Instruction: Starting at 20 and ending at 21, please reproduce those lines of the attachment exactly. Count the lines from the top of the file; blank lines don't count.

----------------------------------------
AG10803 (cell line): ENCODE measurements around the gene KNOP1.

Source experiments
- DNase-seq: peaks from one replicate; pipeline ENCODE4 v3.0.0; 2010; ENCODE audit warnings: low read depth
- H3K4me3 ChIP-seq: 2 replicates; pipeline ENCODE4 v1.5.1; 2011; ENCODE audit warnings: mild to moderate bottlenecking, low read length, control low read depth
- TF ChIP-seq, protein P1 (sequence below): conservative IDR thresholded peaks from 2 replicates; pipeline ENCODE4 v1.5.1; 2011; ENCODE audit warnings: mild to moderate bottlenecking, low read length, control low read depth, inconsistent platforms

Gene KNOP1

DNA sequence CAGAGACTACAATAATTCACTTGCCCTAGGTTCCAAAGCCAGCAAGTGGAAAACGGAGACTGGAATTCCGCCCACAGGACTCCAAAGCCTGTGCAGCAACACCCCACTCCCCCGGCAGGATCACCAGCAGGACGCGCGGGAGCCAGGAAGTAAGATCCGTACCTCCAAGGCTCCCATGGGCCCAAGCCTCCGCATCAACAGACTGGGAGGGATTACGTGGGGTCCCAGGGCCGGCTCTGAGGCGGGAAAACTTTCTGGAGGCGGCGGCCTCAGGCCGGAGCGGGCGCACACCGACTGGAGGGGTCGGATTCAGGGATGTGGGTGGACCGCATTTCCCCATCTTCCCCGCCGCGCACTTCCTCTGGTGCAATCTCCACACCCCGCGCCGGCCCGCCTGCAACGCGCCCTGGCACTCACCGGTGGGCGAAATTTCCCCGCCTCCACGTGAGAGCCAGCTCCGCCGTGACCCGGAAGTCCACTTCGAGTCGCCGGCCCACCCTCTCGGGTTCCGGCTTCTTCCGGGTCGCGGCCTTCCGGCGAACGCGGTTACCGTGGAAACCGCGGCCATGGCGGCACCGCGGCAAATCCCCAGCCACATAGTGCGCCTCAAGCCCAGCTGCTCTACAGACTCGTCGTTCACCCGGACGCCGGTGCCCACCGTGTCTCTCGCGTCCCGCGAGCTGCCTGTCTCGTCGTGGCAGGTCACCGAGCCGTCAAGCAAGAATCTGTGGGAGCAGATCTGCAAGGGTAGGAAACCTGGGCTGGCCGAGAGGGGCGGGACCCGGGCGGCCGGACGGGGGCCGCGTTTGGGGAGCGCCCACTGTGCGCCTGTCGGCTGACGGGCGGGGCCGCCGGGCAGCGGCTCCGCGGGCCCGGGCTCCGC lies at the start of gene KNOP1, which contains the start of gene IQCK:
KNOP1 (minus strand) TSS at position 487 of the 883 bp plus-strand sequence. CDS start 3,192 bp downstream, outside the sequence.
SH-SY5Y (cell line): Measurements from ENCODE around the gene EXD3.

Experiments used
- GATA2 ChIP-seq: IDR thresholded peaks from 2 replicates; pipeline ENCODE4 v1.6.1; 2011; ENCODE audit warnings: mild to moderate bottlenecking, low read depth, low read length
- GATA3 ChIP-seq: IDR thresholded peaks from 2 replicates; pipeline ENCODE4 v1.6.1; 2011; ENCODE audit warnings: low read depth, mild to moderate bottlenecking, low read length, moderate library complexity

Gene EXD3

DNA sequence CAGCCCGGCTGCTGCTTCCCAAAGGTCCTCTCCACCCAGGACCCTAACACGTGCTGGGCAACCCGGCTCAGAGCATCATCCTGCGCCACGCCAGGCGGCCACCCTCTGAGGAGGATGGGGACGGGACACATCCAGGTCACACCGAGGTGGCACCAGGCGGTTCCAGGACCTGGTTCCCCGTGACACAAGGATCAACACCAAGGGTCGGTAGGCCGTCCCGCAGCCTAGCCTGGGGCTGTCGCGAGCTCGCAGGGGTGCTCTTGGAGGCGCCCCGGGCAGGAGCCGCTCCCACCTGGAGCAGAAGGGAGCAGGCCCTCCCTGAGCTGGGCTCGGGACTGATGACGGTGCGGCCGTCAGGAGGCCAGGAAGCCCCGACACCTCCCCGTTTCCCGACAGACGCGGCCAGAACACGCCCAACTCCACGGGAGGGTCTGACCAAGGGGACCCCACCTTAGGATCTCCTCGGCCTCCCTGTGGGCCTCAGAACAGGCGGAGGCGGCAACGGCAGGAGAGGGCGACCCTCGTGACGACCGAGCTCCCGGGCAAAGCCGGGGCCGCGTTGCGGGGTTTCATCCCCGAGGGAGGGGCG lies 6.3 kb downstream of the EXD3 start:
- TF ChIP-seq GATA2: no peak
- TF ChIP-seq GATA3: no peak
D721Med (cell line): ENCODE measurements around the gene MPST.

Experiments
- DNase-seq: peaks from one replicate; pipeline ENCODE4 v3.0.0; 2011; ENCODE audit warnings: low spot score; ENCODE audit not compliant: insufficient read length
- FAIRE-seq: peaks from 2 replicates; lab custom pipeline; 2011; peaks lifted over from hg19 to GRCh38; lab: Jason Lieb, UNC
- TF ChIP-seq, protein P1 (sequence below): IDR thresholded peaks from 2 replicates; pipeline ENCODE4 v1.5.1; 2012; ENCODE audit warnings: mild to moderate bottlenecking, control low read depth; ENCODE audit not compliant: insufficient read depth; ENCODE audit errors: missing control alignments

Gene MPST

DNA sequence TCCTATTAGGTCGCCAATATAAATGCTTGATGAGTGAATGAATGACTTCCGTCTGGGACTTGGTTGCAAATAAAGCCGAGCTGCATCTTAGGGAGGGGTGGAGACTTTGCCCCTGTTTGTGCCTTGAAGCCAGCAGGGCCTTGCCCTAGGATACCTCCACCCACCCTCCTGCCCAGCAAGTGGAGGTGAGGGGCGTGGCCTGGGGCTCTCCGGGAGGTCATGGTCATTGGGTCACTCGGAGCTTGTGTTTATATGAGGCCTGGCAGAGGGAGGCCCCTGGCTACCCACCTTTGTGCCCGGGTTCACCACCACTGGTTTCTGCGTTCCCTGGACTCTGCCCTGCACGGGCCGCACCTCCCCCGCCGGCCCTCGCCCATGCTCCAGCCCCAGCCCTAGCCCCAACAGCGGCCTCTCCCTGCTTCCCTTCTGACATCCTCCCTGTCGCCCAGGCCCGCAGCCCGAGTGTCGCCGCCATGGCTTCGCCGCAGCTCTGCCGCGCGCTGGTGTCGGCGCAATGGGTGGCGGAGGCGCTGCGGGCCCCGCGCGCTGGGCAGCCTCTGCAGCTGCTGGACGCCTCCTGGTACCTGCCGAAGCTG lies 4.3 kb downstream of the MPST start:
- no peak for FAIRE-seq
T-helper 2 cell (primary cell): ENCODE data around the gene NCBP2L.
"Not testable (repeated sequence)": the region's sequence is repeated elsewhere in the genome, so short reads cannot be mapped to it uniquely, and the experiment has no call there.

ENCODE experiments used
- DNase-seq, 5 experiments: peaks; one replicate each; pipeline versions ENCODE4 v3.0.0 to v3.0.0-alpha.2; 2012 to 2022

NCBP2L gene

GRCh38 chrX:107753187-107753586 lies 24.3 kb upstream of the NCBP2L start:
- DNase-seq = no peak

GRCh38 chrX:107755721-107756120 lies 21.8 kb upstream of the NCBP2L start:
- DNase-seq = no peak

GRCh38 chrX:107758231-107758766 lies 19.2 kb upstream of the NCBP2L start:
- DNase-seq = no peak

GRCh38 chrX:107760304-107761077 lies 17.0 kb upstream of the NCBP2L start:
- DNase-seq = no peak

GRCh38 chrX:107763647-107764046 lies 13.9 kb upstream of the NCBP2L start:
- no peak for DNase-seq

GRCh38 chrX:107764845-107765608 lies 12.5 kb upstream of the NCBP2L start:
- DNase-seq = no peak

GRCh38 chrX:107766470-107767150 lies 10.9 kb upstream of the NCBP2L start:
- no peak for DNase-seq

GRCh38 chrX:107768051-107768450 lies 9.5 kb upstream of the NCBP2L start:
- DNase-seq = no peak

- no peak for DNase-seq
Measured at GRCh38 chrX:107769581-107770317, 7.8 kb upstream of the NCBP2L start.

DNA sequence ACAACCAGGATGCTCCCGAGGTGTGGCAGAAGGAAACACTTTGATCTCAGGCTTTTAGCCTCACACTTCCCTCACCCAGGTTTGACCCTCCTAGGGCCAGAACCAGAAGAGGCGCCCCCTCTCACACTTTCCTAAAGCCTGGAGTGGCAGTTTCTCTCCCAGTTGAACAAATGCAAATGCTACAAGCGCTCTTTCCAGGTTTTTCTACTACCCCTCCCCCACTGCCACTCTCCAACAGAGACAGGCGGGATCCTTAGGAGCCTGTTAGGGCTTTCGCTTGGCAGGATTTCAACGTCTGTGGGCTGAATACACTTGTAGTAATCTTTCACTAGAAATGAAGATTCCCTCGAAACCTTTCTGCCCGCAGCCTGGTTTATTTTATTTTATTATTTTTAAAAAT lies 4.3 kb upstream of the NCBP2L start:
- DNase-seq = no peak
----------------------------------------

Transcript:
- FAIRE-seq: peaks from 2 replicates; lab custom pipeline; 2011; peaks lifted over from hg19 to GRCh38; lab: Jason Lieb, UNC
- TF ChIP-seq, protein P1 (sequence below): IDR thresholded peaks from 2 replicates; pipeline ENCODE4 v1.5.1; 2012; ENCODE audit warnings: mild to moderate bottlenecking, control low read depth; ENCODE audit not compliant: insufficient read depth; ENCODE audit errors: missing control alignments